Welcome to the second stop on the Road to Twelve and a Half series: self-awareness.
For those of you who didn’t know, Road to Twelve and a Half is a new series I’m doing here on the blog and for my newsletter community leading up to the November 16th release of my upcoming book, Twelve and a Half: Leveraging the Emotional Ingredients Necessary for Business Success. Each week, we’re taking a look into one or two of the traits aka “ingredients” that I think are most important to building a happy and healthy personal and professional life.
Last week, we talked about all things gratitude. Next up, we’re diving into self-awareness.
What is Self-Awareness?
Conscious knowledge of one’s own character, feelings, motives, and desires.
In addition to the above definition, I think self-awareness is about knowing your strengths, weaknesses, likes, dislikes, the things you’re great at, the things you suck at…Ultimately, it comes down to knowing who you are and how you operate.
All 13 of the traits mentioned in my book are important variables in being successful, but I think self-awareness is one of the top ingredients. Here’s why.
Why Self-Awareness is Important
If you don’t know yourself and you don’t know what you’re good at, you’ve got no shot; you’re gonna be constantly spinning your wheels. The journey to self-awareness is about being willing to be super honest with yourself about who you are, even when nobody’s watching. The problem is, too many people are basing who they want to be off of what friends and family think, a desire for fancy things they think will impress others, or what’s “cool.”
Let me give you an example.
Self-awareness and entrepreneurship
I remember exactly when the value of self-awareness first grabbed my attention. It was back in 2011 to 2013 when the interest in entrepreneurship became widely popular in culture.
More and more students and execs started becoming startup founders, and I was genuinely confused…
To me, it was clear that many of these people were not true entrepreneurs, but then I realized that it wasn’t clear to them. Why? — because they lacked self-awareness.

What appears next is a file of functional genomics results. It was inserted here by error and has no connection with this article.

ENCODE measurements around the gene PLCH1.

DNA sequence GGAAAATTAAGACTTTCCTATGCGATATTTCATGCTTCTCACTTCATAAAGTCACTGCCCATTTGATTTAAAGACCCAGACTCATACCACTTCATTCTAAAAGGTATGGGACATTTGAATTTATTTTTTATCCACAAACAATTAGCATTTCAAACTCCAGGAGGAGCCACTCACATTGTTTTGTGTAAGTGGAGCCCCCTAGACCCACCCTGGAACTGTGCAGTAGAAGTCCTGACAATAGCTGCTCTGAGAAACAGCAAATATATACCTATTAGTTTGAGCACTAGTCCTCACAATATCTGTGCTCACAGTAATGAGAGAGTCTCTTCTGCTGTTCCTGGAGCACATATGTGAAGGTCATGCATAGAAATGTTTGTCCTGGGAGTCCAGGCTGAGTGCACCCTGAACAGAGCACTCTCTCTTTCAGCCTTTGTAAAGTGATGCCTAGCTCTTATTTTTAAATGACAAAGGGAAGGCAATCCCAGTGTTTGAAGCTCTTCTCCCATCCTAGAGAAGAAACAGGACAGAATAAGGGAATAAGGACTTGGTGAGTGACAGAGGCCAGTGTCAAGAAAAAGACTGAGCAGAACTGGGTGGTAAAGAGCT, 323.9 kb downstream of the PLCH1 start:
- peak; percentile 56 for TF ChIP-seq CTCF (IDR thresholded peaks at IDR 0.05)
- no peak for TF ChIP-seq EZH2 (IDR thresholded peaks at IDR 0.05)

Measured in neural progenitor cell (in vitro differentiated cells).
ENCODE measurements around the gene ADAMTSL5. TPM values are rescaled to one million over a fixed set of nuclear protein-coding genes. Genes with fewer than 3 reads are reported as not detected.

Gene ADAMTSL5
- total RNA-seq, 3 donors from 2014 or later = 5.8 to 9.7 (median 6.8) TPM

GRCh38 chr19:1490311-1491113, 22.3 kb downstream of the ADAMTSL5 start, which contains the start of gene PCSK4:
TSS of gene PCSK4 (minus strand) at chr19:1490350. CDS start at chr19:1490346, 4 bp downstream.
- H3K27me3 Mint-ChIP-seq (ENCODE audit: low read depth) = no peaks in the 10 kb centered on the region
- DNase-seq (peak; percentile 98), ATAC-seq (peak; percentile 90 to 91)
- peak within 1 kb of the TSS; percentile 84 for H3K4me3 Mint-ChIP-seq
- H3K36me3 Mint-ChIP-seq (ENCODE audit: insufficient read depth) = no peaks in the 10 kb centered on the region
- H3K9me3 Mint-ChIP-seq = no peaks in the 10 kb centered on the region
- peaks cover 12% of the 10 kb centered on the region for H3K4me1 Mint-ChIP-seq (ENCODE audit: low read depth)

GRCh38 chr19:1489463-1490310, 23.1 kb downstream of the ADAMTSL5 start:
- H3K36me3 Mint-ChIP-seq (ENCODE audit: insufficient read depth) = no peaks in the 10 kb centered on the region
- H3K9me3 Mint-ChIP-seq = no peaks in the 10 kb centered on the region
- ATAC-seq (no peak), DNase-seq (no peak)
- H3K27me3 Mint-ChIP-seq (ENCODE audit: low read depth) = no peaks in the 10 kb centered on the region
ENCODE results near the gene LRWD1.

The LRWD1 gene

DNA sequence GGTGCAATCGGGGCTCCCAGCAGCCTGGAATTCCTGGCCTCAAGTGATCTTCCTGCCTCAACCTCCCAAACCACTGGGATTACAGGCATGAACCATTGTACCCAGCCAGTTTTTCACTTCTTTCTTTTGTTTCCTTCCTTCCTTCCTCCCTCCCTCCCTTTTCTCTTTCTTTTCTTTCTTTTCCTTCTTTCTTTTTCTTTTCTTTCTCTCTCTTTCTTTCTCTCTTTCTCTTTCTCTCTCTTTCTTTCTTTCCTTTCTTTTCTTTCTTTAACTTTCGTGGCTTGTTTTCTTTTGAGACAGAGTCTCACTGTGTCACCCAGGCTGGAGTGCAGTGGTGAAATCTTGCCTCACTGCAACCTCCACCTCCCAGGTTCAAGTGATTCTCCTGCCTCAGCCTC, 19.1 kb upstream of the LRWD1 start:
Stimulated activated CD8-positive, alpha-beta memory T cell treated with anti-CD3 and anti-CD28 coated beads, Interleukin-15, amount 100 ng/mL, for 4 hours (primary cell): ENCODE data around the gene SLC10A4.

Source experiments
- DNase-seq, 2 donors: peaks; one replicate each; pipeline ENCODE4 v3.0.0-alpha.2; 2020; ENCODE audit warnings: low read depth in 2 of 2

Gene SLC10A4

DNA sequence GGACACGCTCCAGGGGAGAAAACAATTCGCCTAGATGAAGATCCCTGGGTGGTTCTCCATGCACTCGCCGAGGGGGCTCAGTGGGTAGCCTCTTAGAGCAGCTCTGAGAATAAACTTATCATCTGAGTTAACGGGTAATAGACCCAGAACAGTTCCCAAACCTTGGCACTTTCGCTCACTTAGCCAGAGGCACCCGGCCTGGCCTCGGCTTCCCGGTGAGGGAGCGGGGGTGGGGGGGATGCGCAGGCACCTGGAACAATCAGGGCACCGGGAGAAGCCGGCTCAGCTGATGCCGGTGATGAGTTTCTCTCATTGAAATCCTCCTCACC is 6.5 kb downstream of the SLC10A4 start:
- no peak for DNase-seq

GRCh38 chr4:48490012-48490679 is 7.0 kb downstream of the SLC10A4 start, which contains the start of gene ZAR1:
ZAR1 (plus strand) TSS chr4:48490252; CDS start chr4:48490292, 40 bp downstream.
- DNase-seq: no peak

Many of these people had great ideas or lots of ambition, but that didn’t mean they were true entrepreneurs. I saw a lot of them trying to be number ones – aka CEOs and founders – when in reality, they were really meant to be amazing number twos, threes, and twenty-sevens. This doesn’t come from a place of audacity or me thinking that I’m better than anybody, anger, etc…it comes from empathy. The fact is that “number one spot” within a company is great if you have the DNA for it and if it makes you happy. For example, business is 100% my hobby. I could never give it up because I’m a purebred entrepreneur, but I know this isn’t the case for many others.
Some people talk themselves into starting companies only to realize that they don’t like being at the helm, they don’t like the barrage of “no’s,” they don’t like taking risks. Maybe they’d actually be happy as fuck in another spot within a company, whether that’s number two, four, ten, etc…I think there’s actually an incredible amount of people that are meant to be great number threes and fours who’ve really put themselves into an unhappy framework trying to be entrepreneurs. Please, it’s time for us to have an honest conversation with ourselves about whether we actually enjoy the work of entrepreneurship, or if we’d be happier doing something else. For even more context, watch this clip:
My one hope for all of you reading this is that you develop true self-awareness. Remember, there’s a difference between thinking something is cool and knowing it’s your calling. Self-awareness will help you make the distinction.